13 September 2017

Our expert gardeners in Colchester share their knowledge on what to do in the garden in September


As if from nowhere, autumn is upon us, but just because your lush greenery is soon to be a thing of the past, it doesn't mean you need to hold off on gardening altogether until next year. Throughout September, there are numerous gardening tasks that should be completed to prepare your garden for the harsh autumn and winter months and, in some cases, even prepare it for next summer. Below, find out what to do in the garden in September to ensure your garden thrives this autumn and next year. 
 
Take care of your flowers 
Mistakenly, many think autumn is the end of the road for some of their favourite garden flowers and plants, but that's certainly not the case if you look after them properly. Often, hanging baskets will continue to thrive until the first frost hits, which means you should continue to deadhead and feed the flowers in your hanging baskets until then, or for however long they thrive. Similarly, you must continue to deadhead and prune your annuals and perennials to keep them looking their best.
 
Brighten your autumn garden 
If you're worried that autumn signs the end of your vibrant garden, fill in the gaps in your flower bed with autumn flowering plants such as chrysanthemums to keep the colour flowing until winter. By planting autumn flowering plants, you also considerably help to ease the dramatic change your garden undertakes at this time of year. 
 
Plant a Christmas treat 
Unbeknown to some, if you plant hyacinth bulbs in September, you can expect to see a bloom of colour by Christmas; these eye-catching flowers also make excellent Christmas gifts, so you've got a win-win situation in your mitts if you plant now. You should also think about planting hippeastrum in October for Christmas flowering.
 
Plant next year's blooms 
Once you've finished thinking about keeping your garden looking its best throughout autumn and winter, you need to begin acting on ensuring it looks breathtaking next spring and summer. Throughout September, you should look to plant spring-flowering bulbs such as daffodils, crocus and hyacinths to guarantee garden excellence next year. Similarly, you need to plant out biennial plants sown earlier in the year; if you didn't have time to plant earlier in the year, you could pick up foxgloves, wallflowers and Violas at your local garden centre and plant them now. At the same time, plant new perennials as September has ideal soil conditions to kickstart growth.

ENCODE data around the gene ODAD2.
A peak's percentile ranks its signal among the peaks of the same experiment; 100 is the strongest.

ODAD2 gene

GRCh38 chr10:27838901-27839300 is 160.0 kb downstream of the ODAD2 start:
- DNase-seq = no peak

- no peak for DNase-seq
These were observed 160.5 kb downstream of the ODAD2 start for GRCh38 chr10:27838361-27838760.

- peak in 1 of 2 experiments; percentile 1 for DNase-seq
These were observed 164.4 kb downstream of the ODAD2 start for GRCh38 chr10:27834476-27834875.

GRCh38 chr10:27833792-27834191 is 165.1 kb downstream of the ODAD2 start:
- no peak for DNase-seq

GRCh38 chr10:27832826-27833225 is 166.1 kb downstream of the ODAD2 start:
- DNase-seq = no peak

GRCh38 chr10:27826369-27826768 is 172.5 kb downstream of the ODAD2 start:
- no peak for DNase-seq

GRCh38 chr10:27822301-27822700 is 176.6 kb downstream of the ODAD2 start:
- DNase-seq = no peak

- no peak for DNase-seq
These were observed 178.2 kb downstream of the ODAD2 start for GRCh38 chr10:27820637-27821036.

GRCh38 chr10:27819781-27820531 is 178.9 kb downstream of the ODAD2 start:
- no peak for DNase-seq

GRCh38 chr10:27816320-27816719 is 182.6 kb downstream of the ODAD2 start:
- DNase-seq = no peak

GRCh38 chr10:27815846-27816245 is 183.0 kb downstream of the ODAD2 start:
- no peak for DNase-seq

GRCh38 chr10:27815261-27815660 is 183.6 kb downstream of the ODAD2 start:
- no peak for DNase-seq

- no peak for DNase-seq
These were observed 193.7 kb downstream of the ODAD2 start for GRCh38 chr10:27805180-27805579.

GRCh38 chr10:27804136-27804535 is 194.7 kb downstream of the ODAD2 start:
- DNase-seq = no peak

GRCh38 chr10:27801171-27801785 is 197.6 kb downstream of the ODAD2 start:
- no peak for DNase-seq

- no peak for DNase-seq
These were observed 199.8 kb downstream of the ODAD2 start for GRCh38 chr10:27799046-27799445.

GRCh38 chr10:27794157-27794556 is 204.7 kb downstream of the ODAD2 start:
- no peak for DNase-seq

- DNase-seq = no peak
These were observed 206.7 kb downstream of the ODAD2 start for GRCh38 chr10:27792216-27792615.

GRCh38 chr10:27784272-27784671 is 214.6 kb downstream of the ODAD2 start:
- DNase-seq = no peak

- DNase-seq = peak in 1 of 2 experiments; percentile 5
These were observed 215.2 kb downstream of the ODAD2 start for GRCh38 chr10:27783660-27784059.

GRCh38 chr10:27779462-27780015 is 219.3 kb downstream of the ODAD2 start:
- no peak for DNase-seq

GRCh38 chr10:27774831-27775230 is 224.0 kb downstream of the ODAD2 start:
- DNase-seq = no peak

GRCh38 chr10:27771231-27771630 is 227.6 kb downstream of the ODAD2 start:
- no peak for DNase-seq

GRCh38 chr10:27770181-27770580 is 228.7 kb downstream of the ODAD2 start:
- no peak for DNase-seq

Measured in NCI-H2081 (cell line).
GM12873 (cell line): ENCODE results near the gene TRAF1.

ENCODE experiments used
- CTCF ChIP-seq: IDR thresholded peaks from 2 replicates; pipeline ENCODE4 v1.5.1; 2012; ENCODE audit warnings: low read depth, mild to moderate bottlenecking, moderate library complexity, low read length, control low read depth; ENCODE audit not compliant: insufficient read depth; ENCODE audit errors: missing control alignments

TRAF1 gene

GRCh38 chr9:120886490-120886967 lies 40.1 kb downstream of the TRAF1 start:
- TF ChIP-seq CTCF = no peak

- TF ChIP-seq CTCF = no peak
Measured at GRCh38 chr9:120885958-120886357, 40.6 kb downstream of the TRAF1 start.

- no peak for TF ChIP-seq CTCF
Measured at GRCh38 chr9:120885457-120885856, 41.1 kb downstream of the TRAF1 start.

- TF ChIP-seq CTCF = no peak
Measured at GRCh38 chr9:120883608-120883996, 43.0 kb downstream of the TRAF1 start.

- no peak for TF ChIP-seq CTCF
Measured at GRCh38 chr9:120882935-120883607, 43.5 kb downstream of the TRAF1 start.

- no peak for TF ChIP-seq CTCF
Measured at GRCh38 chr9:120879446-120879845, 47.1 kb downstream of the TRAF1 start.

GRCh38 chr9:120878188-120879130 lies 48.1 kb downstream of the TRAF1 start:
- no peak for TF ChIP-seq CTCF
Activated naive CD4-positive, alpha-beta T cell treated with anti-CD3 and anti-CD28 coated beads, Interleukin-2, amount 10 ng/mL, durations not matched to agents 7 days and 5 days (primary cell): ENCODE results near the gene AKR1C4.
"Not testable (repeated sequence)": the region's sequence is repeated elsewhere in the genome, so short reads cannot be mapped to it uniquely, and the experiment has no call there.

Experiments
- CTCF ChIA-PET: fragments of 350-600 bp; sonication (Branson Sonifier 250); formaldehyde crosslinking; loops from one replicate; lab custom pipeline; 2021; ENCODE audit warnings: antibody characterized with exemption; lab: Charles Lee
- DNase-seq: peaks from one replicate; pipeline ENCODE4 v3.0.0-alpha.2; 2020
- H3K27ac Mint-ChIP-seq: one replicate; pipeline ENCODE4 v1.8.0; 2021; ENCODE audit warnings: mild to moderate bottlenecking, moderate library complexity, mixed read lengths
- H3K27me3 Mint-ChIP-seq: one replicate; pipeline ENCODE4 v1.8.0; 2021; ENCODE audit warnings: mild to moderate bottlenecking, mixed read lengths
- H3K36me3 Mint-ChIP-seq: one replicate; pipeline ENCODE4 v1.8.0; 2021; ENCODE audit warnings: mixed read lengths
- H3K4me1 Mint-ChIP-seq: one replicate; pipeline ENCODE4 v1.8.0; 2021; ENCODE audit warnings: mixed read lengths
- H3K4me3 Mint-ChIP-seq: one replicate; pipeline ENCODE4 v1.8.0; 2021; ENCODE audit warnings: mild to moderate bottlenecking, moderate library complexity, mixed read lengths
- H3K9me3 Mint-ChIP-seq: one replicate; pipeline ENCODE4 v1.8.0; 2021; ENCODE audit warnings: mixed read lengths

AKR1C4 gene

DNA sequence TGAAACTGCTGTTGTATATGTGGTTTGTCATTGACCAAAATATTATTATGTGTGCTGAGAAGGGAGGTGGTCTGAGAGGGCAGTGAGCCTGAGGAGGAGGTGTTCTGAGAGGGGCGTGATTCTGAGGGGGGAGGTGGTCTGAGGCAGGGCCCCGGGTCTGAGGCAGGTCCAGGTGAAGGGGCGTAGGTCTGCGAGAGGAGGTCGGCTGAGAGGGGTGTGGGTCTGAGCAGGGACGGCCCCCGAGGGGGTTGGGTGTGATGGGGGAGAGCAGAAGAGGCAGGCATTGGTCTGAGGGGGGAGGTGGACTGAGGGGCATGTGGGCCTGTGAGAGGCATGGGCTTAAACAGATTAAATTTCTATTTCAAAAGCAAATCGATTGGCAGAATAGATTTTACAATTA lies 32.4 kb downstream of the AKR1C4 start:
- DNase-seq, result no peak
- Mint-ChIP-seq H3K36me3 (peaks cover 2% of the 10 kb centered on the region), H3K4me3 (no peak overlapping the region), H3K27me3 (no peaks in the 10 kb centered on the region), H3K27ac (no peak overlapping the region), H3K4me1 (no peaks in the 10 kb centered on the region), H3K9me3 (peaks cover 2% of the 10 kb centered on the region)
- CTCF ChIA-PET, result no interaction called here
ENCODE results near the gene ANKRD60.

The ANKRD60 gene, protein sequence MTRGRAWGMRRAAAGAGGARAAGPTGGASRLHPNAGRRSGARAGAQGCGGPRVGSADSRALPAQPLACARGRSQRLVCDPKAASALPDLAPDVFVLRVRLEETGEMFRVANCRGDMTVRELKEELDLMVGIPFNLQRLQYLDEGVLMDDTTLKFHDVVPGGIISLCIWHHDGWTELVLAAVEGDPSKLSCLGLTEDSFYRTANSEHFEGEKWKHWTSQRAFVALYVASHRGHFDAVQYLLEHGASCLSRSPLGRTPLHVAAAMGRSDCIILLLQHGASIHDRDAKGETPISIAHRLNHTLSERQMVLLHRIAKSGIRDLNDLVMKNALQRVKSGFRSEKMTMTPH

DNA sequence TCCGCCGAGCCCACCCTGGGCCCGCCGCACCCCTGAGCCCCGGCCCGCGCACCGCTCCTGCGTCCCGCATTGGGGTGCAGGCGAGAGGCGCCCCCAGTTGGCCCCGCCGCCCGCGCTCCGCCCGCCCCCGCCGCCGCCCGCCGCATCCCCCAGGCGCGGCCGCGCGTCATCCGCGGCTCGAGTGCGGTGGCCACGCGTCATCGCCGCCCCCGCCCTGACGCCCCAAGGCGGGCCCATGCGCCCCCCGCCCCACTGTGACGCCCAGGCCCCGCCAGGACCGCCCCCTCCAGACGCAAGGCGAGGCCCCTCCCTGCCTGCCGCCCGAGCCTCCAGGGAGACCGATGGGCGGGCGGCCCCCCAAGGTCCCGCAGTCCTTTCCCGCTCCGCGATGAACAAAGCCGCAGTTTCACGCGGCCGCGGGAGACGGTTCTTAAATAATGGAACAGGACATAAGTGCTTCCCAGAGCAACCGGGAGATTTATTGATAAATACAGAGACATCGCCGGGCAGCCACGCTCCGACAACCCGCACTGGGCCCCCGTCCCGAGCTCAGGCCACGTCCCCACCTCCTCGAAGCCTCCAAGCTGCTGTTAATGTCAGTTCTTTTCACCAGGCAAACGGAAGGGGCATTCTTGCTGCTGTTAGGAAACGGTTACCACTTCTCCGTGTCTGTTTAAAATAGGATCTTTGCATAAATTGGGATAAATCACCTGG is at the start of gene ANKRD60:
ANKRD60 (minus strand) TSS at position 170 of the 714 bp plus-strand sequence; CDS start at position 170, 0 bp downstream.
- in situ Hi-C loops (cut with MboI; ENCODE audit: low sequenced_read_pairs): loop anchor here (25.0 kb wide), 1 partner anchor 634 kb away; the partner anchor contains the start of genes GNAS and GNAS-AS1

Complete your harvest 
If you haven't yet finished your harvest, do so by the end of September. If you have an influx of fruit and veg, freeze, dry and pickle your produce so you can use it later in the season and into next year. Homemade pickles, jams and even fruit-filled desserts make excellent Christmas gifts, too, so you could save yourself some pennies. 
 
Prime, pick and plant for autumn 
If you grow sweetcorn, September is a good time to check whether it's ready; if it is ready, it will release a milky sap. If it's too late, it'll be starchy. There's a fine line so test regularly so you don't spoil your harvest. Around this time, you should also cut away foliage on potatoes, around three weeks before lifting the potatoes, to prevent spoil when you lift them and to firm the skin. Similarly, you should remove leaves shadowing pumpkins to help them get nice and ripe in time for Halloween. When pumpkins are ready, put them on a piece of wood or slate to stop them from rotting. Throughout September, continue to care for your French and runner beans and pick them throughout the season. To complete your planting, plant garlic and pot some mint and parsley and keep it on your kitchen windowsill for use throughout the winter.
 
Look after your lawn 
Autumn is an excellent time to establish your lawn, so take time to turf or seed your lawn if it's looking patchy and a little worse for wear, and you'll reap the benefits next year. As the rate grass grows at slows in the autumn, remember to mow your lawn on a longer setting than in the summer. Throughout the winter, your garden may experience waterlogging, but there are a few things you can do to prevent extensive damage to your lawn. Aerate your lawn with a garden fork, rake the lawn and repair dead patches of grass with new seed; you can also pick up a good quality lawn fertiliser to keep your lawn looking its best this season and next, and into next year.
 

In Summary 

The above gardening tips for September are just a handful of essential tasks you should be undertaking this month. As autumn approaches, your focus should be on clearing and prepping your garden for wetter weather, including preparing compost bins for fallen leaves and planting for next spring and summer. Providing you complete at least a handful of our suggested gardening tasks for September, your garden is almost guaranteed to thrive. Once you've completed your September gardening to-do's, you can sit back and relax with a cuppa while you plan your flower beds and vegetable plots for next year – prep and practice make perfect.
 
Prefer to get the professionals in to prep your garden for autumn? Get in touch to arrange a complimentary consultation with one of our gardeners in Colchester. 
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